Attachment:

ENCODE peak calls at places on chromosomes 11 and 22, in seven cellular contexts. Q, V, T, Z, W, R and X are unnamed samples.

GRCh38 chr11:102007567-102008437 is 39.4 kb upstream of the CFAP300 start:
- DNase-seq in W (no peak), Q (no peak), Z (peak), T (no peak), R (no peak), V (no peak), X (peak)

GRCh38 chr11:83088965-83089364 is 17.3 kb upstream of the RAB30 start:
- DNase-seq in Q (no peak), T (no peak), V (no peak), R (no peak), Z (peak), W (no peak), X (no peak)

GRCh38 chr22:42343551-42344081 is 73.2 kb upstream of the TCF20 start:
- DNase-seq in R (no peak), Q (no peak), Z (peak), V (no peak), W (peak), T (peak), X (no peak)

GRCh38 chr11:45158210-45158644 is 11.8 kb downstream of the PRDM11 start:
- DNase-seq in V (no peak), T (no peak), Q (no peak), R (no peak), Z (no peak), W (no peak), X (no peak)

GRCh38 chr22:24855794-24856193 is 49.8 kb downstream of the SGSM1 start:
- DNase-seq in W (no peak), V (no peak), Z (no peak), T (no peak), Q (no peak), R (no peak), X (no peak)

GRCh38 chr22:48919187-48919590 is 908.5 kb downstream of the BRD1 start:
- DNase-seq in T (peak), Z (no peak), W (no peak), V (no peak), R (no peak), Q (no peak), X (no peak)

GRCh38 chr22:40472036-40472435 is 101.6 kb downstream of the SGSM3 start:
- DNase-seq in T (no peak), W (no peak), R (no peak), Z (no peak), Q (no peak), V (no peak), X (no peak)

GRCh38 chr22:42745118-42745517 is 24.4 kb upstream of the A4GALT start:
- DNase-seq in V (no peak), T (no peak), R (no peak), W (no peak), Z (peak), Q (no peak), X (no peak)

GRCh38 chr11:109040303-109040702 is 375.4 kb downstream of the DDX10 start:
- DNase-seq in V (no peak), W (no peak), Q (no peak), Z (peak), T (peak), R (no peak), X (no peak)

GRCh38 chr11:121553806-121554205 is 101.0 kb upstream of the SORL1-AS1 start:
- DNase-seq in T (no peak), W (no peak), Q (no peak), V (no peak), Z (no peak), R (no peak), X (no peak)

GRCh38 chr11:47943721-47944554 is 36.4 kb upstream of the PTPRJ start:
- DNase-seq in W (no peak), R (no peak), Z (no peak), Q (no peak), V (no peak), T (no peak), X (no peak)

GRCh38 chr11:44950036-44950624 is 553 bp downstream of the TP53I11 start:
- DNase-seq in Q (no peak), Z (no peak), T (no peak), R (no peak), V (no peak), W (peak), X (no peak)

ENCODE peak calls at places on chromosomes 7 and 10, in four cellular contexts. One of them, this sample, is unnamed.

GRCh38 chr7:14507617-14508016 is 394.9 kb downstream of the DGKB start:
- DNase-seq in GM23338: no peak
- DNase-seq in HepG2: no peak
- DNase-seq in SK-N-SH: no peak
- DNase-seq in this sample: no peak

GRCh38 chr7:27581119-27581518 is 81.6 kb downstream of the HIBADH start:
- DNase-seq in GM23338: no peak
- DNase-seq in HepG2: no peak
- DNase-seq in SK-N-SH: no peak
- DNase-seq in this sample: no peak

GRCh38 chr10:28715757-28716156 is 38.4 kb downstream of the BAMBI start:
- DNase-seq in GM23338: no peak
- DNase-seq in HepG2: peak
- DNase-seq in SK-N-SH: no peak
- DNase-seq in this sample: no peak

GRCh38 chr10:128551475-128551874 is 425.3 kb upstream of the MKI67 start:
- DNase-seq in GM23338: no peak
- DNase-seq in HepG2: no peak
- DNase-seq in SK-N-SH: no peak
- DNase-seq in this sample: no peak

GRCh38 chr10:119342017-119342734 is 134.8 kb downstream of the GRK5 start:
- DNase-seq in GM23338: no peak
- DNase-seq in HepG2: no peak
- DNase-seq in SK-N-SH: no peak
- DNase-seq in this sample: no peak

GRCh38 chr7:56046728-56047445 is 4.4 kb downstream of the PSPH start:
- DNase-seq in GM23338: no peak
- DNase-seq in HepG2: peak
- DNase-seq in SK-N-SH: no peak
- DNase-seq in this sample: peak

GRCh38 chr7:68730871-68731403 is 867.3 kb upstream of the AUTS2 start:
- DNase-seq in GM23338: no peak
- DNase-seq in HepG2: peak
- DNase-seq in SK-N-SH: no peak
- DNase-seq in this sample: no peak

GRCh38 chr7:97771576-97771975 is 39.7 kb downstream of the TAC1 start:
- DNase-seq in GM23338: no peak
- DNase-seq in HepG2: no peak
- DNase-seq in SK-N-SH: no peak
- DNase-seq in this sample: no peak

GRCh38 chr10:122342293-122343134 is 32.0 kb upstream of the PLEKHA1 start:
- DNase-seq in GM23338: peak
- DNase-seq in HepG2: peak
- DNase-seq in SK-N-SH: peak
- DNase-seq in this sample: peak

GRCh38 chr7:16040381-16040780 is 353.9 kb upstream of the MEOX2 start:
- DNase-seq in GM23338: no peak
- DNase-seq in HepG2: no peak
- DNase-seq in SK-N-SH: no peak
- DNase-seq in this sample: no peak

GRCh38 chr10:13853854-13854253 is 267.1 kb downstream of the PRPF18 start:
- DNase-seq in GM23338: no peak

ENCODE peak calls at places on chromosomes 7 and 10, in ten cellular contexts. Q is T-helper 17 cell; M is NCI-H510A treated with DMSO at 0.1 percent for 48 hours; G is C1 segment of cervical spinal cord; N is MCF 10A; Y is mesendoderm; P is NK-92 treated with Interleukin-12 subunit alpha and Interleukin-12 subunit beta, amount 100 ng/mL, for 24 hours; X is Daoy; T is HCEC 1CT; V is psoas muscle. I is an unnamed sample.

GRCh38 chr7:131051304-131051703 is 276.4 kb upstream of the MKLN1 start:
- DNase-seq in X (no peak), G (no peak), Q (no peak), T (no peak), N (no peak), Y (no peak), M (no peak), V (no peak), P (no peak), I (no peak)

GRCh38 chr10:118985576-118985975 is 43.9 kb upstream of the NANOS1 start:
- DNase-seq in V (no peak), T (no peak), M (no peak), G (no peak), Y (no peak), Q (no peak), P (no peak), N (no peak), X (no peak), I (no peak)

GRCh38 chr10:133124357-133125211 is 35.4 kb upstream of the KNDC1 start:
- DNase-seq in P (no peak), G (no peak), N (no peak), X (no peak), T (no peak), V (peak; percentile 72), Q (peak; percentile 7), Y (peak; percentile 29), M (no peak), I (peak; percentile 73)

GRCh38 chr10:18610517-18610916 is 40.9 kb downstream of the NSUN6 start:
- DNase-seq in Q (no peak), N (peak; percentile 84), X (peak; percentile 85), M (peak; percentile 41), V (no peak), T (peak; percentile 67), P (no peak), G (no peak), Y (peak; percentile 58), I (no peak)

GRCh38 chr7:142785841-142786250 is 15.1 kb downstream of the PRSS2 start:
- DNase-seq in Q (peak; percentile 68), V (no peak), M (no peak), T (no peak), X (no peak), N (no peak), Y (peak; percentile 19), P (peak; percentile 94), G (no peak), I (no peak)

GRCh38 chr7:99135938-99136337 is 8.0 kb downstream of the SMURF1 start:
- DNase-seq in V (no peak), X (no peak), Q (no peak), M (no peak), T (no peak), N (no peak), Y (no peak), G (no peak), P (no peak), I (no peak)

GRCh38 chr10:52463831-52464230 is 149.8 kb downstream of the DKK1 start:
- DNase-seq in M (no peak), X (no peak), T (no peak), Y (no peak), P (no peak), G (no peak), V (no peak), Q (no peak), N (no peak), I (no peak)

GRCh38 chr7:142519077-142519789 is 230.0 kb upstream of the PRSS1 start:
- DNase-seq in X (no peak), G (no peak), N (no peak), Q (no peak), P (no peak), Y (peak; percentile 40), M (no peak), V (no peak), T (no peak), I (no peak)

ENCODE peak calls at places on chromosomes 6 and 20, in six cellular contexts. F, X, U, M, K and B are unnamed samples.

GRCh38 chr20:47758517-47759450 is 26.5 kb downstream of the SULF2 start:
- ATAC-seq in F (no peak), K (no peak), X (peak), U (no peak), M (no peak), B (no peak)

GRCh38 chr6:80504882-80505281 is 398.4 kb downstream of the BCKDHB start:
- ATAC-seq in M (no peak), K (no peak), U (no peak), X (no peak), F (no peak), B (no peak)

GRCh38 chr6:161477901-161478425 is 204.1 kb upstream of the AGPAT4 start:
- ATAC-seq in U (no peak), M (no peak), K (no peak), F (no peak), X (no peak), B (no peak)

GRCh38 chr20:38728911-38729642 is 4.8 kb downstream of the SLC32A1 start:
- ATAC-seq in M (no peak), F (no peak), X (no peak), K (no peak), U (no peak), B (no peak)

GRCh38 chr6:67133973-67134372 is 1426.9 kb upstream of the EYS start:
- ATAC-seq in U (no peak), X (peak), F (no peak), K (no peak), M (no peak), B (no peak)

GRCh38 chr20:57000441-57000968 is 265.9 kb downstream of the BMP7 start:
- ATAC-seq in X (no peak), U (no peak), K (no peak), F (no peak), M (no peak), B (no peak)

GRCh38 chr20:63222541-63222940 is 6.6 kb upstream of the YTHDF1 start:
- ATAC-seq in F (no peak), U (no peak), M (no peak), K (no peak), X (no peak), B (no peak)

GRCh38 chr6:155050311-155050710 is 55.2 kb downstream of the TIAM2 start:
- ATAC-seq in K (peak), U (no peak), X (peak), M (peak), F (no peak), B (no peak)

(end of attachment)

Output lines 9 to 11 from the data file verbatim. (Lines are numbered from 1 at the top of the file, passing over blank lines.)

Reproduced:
- DNase-seq in V (no peak), T (no peak), Q (no peak), R (no peak), Z (no peak), W (no peak), X (no peak)

GRCh38 chr22:24855794-24856193 is 49.8 kb downstream of the SGSM1 start:
- DNase-seq in W (no peak), V (no peak), Z (no peak), T (no peak), Q (no peak), R (no peak), X (no peak)